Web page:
# Tag Info

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I think an extremely interesting strand of research on this topic is represented by extensions of vine copulas with time-varying parameters. For vine copulas in general have a look at this site from the Technische Universität München: Vine Copula Models One of their research projects, which is the most relevant in this context, is:Time varying vine copula ...

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The answer to the original question is simple: the Chopra-Ziemba paper is highly flawed and unreliable. Note that the framework is in-sample and based on a utility function. It has nothing to do with out-of-sample behavior of the mean vs. the covariance in an optimization. Estimation error grows linearly in the mean but quadratically in the covariance. At ...

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There are many techniques, but I would begin with Stambaugh Analyzing Investments Whose Histories Differ in Lengths. The full information maximum likelihood approach he describes basically involves regressing the short history series against the long history series to obtain the covariance with the longer history securities and adding back the covariance of ...

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One approach would be Engle (2002) dynamic conditional correlations. Taking your $Y_t$ and $X_t$, I will make the simplifying assumption that the mean equation of these is: $$\boxed{Y_t = \mu_y + \varepsilon_{y,t}}$$ $$\boxed{X_t = \mu_x + \varepsilon_{x,t}}$$ with $\varepsilon_{y,t} = z_{y,t} \sigma_{y,t} \sim N(0,\sigma_{y,t})$, $\varepsilon_{x,t} = ... 2 1.Is it correct, that the coefficients are now different to the coefficients of the arima output? It seems right that the ARMA coefficients are different. Indeed, in the second model, the GARCH component will capture fluctuations that the ARMA component will not have to capture, resulting in different ARMA parameter estimates. 2.This is the acf of ... 1 I don't know what you mean by "any scaling" rule. For the square-root of time I can say that it only needs uncorrelated returns. Assume that the return from time point$1$to$T$is called$r_{1,T}$and that it is given as$r_{1,T} = r_1 + r_2 + \cdots + r_T = \sum_{t=1}^T r_t$where$r_t, t=1,\ldots,T$are the one-period (e.g. one day) returns. The ... 1 Which realized volatility are you attempting to measure is highly important in order to determine which prices and return series to utilize to compute realized volatility. Here couple ideas: What do you attempt to measure: Bid/Offer spread volatility, traded price variations,...Even if you attempt to measure asset price variations it can make a ... 1 The standard answer to your question would be to do the maximum likelihood estimation. When you say "plug in$\sigma$" you can show that the sample estimate of$\sigma$is actually the maximum likelihood estimate of$\sigma\$ for the normal distribution. If I can assume that your data are IID then what you do is use your distribution with parameters ...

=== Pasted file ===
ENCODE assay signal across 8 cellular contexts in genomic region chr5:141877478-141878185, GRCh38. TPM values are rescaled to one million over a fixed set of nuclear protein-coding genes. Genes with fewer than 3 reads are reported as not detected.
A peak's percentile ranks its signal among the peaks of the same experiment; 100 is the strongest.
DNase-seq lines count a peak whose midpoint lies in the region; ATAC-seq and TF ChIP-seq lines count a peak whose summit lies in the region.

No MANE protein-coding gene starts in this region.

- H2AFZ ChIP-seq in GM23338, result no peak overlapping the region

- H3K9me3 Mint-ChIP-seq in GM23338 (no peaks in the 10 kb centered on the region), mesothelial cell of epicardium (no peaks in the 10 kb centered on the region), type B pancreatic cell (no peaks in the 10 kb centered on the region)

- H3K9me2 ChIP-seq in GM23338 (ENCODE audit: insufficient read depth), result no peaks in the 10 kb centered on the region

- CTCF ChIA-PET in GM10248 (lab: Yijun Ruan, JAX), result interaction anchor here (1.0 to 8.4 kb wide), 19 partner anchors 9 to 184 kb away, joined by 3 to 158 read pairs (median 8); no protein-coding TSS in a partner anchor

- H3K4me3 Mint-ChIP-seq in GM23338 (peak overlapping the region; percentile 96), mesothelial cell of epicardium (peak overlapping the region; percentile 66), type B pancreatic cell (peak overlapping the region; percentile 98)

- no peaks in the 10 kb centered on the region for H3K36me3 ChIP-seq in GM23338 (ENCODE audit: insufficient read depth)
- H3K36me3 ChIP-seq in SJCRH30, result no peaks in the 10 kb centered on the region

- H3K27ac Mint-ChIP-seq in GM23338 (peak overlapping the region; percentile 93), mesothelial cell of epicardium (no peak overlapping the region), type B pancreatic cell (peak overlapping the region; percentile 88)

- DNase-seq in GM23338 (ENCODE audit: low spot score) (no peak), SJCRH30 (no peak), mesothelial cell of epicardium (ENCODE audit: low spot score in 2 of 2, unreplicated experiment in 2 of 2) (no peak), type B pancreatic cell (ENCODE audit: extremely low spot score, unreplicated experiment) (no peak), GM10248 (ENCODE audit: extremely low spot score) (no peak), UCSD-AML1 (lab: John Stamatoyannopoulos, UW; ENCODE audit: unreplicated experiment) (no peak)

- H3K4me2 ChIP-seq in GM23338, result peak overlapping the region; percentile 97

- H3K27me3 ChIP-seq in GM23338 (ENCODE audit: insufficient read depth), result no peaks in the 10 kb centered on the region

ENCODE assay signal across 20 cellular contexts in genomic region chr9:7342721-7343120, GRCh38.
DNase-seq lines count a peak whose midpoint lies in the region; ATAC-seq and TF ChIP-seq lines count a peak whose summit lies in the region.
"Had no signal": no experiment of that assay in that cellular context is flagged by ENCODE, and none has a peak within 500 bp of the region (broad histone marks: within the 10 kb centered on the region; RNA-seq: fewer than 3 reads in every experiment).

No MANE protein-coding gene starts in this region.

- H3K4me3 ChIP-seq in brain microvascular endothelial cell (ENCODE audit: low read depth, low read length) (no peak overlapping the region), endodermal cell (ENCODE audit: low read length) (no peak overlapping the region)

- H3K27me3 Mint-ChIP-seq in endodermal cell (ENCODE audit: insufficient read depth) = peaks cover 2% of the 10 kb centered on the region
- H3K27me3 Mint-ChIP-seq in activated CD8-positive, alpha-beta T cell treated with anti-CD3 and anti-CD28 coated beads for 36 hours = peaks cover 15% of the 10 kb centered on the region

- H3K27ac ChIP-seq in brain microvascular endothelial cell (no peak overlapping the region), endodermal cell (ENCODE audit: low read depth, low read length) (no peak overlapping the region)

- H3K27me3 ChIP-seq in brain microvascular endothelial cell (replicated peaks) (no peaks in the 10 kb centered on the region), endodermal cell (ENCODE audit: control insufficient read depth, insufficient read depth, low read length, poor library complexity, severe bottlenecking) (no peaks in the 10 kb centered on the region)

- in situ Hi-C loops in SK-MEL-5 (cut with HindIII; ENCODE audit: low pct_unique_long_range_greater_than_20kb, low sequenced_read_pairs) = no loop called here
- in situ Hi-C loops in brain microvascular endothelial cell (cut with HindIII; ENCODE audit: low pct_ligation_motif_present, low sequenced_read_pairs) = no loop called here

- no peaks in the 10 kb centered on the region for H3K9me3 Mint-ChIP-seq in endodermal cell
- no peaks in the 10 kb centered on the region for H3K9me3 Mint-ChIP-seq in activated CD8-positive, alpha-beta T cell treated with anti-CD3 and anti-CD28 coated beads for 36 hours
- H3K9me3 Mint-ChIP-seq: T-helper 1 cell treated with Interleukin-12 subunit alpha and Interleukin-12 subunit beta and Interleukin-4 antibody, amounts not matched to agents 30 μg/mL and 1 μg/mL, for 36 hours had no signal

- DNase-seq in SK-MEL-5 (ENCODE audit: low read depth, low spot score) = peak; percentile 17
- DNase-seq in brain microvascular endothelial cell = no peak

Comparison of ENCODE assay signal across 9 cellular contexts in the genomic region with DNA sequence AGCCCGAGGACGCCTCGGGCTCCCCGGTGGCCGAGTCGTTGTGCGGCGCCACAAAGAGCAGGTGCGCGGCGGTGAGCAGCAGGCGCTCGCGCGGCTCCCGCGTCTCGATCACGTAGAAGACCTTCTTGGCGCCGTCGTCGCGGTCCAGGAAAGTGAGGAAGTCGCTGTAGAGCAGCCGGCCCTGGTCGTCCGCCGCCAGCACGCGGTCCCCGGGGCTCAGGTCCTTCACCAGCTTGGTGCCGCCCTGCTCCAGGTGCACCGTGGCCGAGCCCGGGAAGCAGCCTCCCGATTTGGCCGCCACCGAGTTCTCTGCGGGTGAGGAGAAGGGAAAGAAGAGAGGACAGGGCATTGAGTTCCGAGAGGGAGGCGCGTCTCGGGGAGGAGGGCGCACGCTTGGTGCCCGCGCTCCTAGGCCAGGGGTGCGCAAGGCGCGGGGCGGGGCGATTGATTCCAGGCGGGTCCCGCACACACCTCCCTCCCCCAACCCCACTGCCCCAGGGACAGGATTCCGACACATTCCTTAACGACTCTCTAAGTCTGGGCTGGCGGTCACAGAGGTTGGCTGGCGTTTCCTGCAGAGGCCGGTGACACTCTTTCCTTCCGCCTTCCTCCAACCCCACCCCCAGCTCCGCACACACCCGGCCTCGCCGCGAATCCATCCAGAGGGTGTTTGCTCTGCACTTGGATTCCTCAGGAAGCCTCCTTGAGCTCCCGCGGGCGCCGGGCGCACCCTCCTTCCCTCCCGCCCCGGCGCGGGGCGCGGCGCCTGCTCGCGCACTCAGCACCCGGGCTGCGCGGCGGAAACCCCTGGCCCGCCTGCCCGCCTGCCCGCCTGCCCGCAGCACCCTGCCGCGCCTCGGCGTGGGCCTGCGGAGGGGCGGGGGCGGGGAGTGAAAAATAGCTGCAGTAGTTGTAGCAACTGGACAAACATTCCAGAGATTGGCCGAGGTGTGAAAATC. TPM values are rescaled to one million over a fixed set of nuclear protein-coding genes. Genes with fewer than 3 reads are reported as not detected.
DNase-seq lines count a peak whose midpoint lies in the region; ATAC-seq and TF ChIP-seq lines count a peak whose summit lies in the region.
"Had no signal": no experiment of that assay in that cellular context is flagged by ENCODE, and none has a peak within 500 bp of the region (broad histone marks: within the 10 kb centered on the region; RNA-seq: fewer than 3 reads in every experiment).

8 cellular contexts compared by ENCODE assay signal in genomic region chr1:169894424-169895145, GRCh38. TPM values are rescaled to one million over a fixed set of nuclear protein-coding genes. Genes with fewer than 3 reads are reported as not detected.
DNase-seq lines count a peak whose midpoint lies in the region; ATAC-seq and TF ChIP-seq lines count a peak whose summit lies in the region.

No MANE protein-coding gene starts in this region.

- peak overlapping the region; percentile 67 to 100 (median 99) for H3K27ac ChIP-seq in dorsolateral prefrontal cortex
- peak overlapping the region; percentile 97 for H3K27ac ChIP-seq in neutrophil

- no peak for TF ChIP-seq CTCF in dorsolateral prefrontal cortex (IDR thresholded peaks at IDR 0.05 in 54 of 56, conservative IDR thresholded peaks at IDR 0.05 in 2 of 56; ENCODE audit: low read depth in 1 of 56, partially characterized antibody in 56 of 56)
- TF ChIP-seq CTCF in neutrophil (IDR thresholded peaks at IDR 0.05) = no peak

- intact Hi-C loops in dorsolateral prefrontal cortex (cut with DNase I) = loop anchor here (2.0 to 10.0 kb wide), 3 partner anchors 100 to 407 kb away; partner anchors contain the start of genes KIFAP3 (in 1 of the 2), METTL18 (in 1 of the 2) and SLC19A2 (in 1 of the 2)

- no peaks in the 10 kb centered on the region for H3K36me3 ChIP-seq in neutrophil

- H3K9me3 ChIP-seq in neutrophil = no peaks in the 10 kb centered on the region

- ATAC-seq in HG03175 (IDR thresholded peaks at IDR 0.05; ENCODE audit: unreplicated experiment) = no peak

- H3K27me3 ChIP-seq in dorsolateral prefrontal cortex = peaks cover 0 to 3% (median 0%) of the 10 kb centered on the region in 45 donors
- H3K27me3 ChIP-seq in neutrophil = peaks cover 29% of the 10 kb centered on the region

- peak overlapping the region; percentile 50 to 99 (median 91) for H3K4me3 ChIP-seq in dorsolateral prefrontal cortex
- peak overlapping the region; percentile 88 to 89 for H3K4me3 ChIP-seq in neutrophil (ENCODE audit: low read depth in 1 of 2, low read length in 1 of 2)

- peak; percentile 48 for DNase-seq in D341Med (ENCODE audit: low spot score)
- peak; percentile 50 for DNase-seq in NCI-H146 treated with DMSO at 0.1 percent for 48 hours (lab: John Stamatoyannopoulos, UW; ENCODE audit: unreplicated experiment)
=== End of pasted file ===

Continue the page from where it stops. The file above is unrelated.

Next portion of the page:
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I have written R code for some time-varying bivariate fat-tailed copula functions (ripped off Patton's Matlab code) and played around with various optimizers. You can then use Rsolnp, nloptr, alabama or DEoptim packages to find an optimisation solution. Here is some R code where I play around with different optimisation algorithms. Note that the data2.csv ...

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One approach which I've encountered in practice is Optimal risk budgeting (ORB). This method is similar to Black Litterman in the sense that it uses active investor views as a starting point. The mean variance optimization is then restricted to those assets for which an active investor view is available, and the allocation is calculated with the constraint ...

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